Romeo And Juliet might be the fodder for clichés, but the dramatic denouement about two star-crossed lovers is also a proof of Shakespeare’s appeal beyond the ages: it has been adapted for countless stage, film, musicals and opera versions. From plays to sonnets, the great bard’s works are replete with timeless themes such as love, friendship and vengeance. And in their effortless exposition he reveals a mastery rarely seen in literature ever since. His openness about human desires – whether they are sexual, political, religious or manipulative – has further reinforced this appeal.
For an age when women were not allowed to perform on stage, Shakespeare’s women characters surprisingly capture issues that are still relevant today. From Viola in Twelfth Night to Lady Macbeth, Katherine in Taming of the Shrew or Portia, all his women characters are not only critical parts of the plot but also break moulds and reflect almost similar challenges faced by today’s womenfolk: from their struggle for equality to the desire for power, and, to paraphrase Thomas Hardy, to be loved to madness.
Besides such a strong array of women characters, Shakespeare also reflected an acute awareness of social hierarchies but utilized his craftsmanship most effectively to give voice to those in the periphery of the society. A Shylock might be a revolution in 16th century England, but in contemporary society Shakespeare might also be celebrated as a social scientist. In addition, Shakespeare’s plays have often been used to convey socially-charged messages - whether during apartheid in South Africa, or Corinne Jaber’s 2005 production of Love’s Labour’s Lost in Kabul, which allowed men and women to perform together for the first time in 30 years, or during the disintegration of the Soviet empire.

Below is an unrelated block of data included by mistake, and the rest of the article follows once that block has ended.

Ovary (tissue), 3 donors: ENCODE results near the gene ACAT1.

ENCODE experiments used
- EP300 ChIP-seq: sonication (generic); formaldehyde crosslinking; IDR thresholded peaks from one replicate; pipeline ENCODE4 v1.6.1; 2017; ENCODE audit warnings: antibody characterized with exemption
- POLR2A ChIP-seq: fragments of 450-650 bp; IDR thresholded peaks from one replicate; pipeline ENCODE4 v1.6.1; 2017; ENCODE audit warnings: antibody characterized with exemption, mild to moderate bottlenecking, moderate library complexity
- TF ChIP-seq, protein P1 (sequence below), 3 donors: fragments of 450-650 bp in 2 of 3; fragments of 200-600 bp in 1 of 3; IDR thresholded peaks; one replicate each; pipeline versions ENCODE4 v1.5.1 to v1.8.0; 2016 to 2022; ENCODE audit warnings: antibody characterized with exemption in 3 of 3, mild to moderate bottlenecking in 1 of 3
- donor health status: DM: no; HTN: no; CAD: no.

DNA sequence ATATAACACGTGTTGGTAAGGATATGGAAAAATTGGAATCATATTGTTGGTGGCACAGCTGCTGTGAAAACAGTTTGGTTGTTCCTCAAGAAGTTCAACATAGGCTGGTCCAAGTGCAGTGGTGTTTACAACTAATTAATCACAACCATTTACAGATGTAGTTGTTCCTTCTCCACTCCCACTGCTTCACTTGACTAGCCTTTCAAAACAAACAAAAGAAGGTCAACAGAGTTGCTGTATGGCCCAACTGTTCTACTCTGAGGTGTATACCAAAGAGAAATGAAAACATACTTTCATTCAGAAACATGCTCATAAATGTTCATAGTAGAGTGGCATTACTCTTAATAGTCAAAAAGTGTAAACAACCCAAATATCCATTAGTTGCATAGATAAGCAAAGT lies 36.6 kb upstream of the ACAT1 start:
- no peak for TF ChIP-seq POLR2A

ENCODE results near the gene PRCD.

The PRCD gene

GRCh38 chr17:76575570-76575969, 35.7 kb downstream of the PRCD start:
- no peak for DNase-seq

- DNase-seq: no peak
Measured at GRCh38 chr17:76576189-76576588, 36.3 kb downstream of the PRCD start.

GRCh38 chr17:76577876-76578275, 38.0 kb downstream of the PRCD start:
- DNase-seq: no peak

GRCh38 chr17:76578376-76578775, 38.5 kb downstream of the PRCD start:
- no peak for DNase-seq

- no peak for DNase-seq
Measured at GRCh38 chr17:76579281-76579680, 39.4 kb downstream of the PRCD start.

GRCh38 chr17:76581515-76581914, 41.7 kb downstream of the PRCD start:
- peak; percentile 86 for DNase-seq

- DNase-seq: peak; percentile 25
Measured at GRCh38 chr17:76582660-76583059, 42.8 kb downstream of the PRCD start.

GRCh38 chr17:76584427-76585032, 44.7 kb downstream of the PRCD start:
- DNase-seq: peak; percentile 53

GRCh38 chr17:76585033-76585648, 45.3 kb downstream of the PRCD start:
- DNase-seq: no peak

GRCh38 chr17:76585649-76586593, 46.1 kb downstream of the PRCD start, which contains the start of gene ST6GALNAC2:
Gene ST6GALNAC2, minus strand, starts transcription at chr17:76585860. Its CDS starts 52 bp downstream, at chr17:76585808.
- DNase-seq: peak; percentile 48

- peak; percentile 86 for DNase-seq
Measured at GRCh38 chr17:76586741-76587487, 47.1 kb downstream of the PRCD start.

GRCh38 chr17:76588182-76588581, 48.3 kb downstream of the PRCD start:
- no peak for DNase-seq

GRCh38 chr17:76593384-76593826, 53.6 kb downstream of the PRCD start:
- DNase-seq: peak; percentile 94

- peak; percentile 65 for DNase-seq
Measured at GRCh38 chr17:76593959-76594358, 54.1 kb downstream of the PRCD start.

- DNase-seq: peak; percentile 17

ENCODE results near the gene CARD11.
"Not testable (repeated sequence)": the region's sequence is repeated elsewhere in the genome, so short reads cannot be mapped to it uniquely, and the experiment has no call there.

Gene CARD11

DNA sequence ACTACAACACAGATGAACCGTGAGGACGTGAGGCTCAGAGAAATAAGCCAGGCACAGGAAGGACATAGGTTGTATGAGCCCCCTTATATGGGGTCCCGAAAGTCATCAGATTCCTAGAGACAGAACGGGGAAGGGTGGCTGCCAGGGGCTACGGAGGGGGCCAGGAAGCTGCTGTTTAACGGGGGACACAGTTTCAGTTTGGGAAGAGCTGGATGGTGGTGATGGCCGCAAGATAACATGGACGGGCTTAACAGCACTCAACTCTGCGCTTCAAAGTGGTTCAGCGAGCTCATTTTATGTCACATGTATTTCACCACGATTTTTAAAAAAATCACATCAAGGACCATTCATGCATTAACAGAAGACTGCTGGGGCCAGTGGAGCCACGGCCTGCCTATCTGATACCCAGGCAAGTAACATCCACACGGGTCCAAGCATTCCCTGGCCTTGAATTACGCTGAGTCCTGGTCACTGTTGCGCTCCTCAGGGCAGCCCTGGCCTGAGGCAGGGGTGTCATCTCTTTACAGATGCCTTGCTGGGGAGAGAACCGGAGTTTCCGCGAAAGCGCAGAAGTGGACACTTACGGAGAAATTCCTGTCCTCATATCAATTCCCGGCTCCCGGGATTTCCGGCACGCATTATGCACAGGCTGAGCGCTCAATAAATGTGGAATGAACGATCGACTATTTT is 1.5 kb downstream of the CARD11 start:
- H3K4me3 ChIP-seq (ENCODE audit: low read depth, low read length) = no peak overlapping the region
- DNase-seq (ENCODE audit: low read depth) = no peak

Hamlet struggles to cope with the death of his father, King Lear cannot reconcile with the loss of his power and fading vision, and Macbeth is ultimately torn apart because of his ambition. But these are the same traits we see in us and in people around us – across social and geographical boundaries. When Lady Macbeth screams “Out, damned spot” and cries in vain for her guilt to vanish, she is also the messenger of the enduring complexity of human desire and destruction.
Inventor of words and language:
In the Oxford Quote Dictionary, the Bible has 47 pages full of memorable quotes, but Shakespeare has 66. And therein lies the most enduring legacy of Shakespeare. While English as we know it was only spoken in England during Shakespeare’s time, the bard helped create and share many words as the language started to spread. He invented more than 1,500 common words and usages – by changing nouns into verbs, verbs into adjectives, connecting words never used together before and coining whole new words. From advertising to amazement, assassination to cold-blooded compromise, and courtship to remorseless savagery, English language does owe a great debt to the man from Stratford-upon-Avon. While parting from a long list of his achievement is “such sweet sorrow,” but then as Shakespeare himself said, “the world is my oyster”.